The next day, it’s go time, so Carrie, Saul, and a number of hired thugs have assembled in an empty floor of the bank’s building, waiting for Al Sahrani, who thinks he’s coming to talk about his loan restructuring. Says Saul: “Carrie. Eviscerate the motherfucker.” Only you don’t get to be a Saudi diplomat by being an idiot, it seems, and their target is perturbed by the empty floor and the goons in ill-fitting suits. “You can’t hold me. I have diplomatic protection,” he tells them. So they play their big hand and reveal the pictures of him in the bathhouse, as well as that they know about his financial situation: He’s mired in debt and has no savings, or stocks, or real estate holdings, but he occasionally goes to Geneva and deposits large amounts into a Swiss bank account, which leads them to believe he’s on Abu Nazir’s payroll. “You don’t believe in radical Islam,” Saul says. “You love the West. Do you really want me to share these photos?”

Al Sahrani does, it seems. “Go ahead,” he says. “I suck cock, and I love it. Yummy yummy yummy yummy yummy.” (I’m beginning to like this guy, if only for the yummy noises.) He moves to leave, but Carrie’s Spidey-sense is back, and she plays one last trump card: Al Sahrani’s daughter, Janine, a Yale undergrad who spends hours with her father looking at his “beloved impressionists at the Phillips Gallery.” Janine, Carrie warns him, will be deported unless he helps. She’ll be kept out of England, and France, and Australia, and forced to live in Saudi Arabia where she’ll “get fat and wear a burqa for the rest of her miserable life.” Tears rolling down his face, Al Sahrani gives in, and he tells them about Walker. They have a “tradecraft” for setting a meeting, in which he places a child’s drawing of a heart in his window. He and Walker will then meet in Farragut Square by the fountain the next day. Saul’s pleased, and tells him to go about his business, live his life: “You work for us now. Welcome to the CIA.”

Jess gets a visit from Mike, which she sees right through. “A little incestuous, isn’t it?” she says of his coming to her on Brody’s behalf. But Mike pleads his case. “He’s a lost man wandering around in the fog,” he says (totally something a Marine would say). “This thing really means a lot to him. He’ll be a better man.” Carrie, meanwhile, is prepping for her visit from Brody, which means jazz, wine, and lipstick—the three least subtle seduction signals ever to grace the small screen. But, hey, she loves jazz! She even has a print of Satchmo on her wall! It’s not like it’s just good mood music or anything. Which is a relief, because Brody arrives and is icy cold, beyond the fact that he wants her to pledge never to reveal their relationship to anyone, mostly for Jessica’s sake (sure). “She deserves better, and she’s going to get it,” he says. Carrie looks like a puppy that’s been kicked. But she smiles and promises not to say a word, and ushers him out. Then she pours the wine down the sink, throws the bottle in the trash, and cries. Which is utterly unrealistic; any girl worth her salt would finish her glass, finish his, finish the bottle, text him something incoherent, and then cry.

Saul, in the meantime, is living in his office, eating peanut butter with a ruler and gazing sadly at a picture of Mira. But there’s work to be done! The next day, 15 CIA agents assemble around the fountain in “Farragut Square” to wait for Walker. (Seeing as how they’re spies, you’d hope they could have found the real Farragut Square, but never mind.) Tension is running high, so when a black man enters the square, everyone’s on tenterhooks to see if it’s Walker . . . but in a nice reflection of racial stereotyping, nobody can tell whether it actually is him or not. The suspect approaches Al Sahrani, carrying a briefcase in his right hand (Walker is left-handed), which tells Carrie that something is up. She runs toward the pair, but not before the real Walker, waiting by a nearby window, detonates a bomb in the fake Walker’s briefcase. There’s carnage everywhere: blown-off limbs, blood, gore, and a not-moving Carrie, whom Virgil rushes toward.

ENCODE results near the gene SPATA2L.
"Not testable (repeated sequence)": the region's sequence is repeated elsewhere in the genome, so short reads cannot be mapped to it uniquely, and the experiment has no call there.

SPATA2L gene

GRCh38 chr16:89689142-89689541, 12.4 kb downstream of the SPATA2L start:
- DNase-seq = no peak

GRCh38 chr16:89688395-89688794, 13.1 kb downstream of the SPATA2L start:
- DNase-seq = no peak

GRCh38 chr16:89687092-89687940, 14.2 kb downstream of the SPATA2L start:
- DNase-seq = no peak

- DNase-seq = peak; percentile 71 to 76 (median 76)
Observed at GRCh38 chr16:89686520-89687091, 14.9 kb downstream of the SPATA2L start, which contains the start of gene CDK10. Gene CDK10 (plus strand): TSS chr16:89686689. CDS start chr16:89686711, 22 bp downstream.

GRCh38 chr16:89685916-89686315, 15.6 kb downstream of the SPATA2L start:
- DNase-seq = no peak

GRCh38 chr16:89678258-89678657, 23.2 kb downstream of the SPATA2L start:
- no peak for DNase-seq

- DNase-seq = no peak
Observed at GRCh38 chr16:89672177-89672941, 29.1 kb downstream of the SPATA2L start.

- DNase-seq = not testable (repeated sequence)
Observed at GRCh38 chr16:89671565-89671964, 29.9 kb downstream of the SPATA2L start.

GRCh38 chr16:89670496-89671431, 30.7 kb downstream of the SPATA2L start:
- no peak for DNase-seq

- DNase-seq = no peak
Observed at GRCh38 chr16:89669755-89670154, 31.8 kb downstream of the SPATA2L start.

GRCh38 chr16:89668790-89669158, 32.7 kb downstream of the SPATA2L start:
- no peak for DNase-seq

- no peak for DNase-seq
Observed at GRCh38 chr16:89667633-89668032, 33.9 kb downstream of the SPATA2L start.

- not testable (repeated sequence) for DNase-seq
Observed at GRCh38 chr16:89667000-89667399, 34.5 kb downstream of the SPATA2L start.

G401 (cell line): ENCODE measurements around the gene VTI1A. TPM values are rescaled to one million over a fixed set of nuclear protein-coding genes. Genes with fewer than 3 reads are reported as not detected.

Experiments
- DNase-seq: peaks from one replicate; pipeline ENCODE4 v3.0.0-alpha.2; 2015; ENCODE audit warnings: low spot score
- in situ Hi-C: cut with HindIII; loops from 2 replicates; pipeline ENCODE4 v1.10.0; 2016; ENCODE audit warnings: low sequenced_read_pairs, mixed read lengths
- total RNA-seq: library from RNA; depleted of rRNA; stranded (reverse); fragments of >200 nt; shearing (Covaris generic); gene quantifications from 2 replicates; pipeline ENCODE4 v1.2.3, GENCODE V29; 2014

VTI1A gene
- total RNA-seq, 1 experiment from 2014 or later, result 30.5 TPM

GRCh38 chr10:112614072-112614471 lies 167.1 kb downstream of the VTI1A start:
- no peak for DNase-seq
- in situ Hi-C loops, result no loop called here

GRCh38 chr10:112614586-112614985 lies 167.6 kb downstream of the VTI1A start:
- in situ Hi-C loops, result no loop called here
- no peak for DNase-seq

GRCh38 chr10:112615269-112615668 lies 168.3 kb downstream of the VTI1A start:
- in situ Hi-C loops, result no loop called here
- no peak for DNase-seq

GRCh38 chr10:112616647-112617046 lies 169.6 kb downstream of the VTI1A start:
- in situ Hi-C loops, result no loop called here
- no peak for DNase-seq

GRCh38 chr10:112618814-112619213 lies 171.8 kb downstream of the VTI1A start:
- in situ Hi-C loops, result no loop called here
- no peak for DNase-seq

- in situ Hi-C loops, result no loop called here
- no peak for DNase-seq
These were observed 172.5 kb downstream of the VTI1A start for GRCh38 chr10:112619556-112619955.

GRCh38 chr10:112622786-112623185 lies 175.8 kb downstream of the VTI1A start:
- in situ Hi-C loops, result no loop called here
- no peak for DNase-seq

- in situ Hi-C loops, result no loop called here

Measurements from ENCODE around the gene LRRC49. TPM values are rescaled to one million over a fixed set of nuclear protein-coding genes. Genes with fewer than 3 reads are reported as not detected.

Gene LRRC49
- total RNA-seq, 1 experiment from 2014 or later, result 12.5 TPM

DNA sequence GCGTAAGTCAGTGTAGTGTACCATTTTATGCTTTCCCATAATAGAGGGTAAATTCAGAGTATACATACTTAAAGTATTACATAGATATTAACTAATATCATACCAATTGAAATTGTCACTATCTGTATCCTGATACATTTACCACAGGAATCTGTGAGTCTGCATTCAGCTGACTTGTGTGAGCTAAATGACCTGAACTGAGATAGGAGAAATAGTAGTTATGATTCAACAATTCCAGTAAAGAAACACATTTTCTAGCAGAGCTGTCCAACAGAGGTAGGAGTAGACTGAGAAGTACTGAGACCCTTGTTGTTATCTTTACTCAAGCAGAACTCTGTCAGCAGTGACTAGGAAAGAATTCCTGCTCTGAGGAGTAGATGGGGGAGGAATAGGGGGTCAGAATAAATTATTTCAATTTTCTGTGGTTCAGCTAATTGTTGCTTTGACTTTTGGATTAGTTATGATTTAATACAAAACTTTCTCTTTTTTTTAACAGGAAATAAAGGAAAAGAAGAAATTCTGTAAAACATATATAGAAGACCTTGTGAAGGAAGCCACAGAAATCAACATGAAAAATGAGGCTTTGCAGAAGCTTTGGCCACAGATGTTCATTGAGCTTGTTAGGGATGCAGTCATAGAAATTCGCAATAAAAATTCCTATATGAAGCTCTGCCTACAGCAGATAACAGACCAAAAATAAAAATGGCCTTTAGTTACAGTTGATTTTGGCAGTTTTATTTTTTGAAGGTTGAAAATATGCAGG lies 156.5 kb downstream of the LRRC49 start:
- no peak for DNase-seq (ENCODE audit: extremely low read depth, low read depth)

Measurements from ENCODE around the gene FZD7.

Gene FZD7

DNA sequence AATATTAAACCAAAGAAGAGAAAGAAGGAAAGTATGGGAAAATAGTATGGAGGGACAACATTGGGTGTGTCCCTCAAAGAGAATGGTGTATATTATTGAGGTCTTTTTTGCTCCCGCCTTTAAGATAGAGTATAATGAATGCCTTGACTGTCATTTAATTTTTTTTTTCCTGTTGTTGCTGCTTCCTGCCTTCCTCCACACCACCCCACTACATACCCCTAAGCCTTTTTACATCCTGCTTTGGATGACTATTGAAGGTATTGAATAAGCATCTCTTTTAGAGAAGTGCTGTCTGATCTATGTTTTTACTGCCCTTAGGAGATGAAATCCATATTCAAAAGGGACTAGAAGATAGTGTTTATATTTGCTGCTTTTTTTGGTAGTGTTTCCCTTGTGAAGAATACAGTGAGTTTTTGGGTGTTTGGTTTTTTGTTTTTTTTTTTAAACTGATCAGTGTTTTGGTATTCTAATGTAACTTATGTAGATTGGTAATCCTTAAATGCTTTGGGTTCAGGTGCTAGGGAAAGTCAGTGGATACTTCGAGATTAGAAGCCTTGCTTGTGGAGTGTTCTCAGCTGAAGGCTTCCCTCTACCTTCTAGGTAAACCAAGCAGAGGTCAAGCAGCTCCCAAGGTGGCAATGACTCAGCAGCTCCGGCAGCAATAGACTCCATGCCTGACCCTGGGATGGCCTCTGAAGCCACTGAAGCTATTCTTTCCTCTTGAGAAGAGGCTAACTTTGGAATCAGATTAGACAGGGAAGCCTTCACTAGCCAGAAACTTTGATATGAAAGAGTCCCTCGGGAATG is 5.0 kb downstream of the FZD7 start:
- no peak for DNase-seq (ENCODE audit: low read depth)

Jess is watching the news about the suicide bomb in Farragut Square, and she’s spooked, but Brody assures her it’s just probably some lunatic working alone. She tells him she’s okay with him running for office, and he seems thrilled. “Just promise we won’t lose you again,” she says. Across town, Saul’s keeping a vigil by Carrie’s bedside, and when she wakes up, he tells her she’s all right—she just has a really bad concussion. Some good drugs and a week’s rest, and she’ll be fine. He tells her about the explosion, and it turns out the fake Walker was a homeless guy Walker paid to take a briefcase to the park (what an absolute a-hole Walker is, by the way). “How did Walker know? Who told him?” Carrie asks. “Same person who slipped Hamid the razor blade,” Saul says. “Same person who warned Aileen and Faisal we were on to them. You were right. Abu Nazir has someone inside the US government.” Carrie asks him to turn up the TV, where Vice President Walden is announcing his newest Manchurian candidate: Sergeant Brody. “A service to your country is the highest ceiling. Sacred and profound,” Brody is saying. Carrie’s lip trembles.

So: epic episode, lovely pacing, great characterization, but a few minor quibbles. First: They know Tom Walker’s bad, right? They know he was in Iraq with Brody. So why, instead of looking more closely at Brody to see what kind of terrorist-training hellhole he was in for eight long years, are they asking the guy to run for public office, where he’ll have access to some of the most important people in the country? We’ve heard of insufficient vetting in the past, but this is frigging ridiculous.

And we get it. Carrie likes jazz. She’s kerrrazy, and she just loves jazz. Okay? Done. If I hear one more Miles Davis clip on this show, I’m going to scat my way over to the remote control and change the channel. Although, the clips from next week’s episode suggest Carrie’s going to lose her sanity sooner rather than later. After all, why lead with a plot point that your lead character is suffering from delusions and possible schizophrenia unless you’re going to make it really matter in a future episode? There’s one school of thought (a.k.a. my husband’s) that says Carrie has a split personality and is really the one doing all the bad work for Abu Nazir, à la Twin Peaks. But I don’t think I buy that one just yet. For one thing, she seems to work all the time, which doesn’t leave much space for a secret terrorist identity.

What are your thoughts on last night’s episode? Let us know in the comments.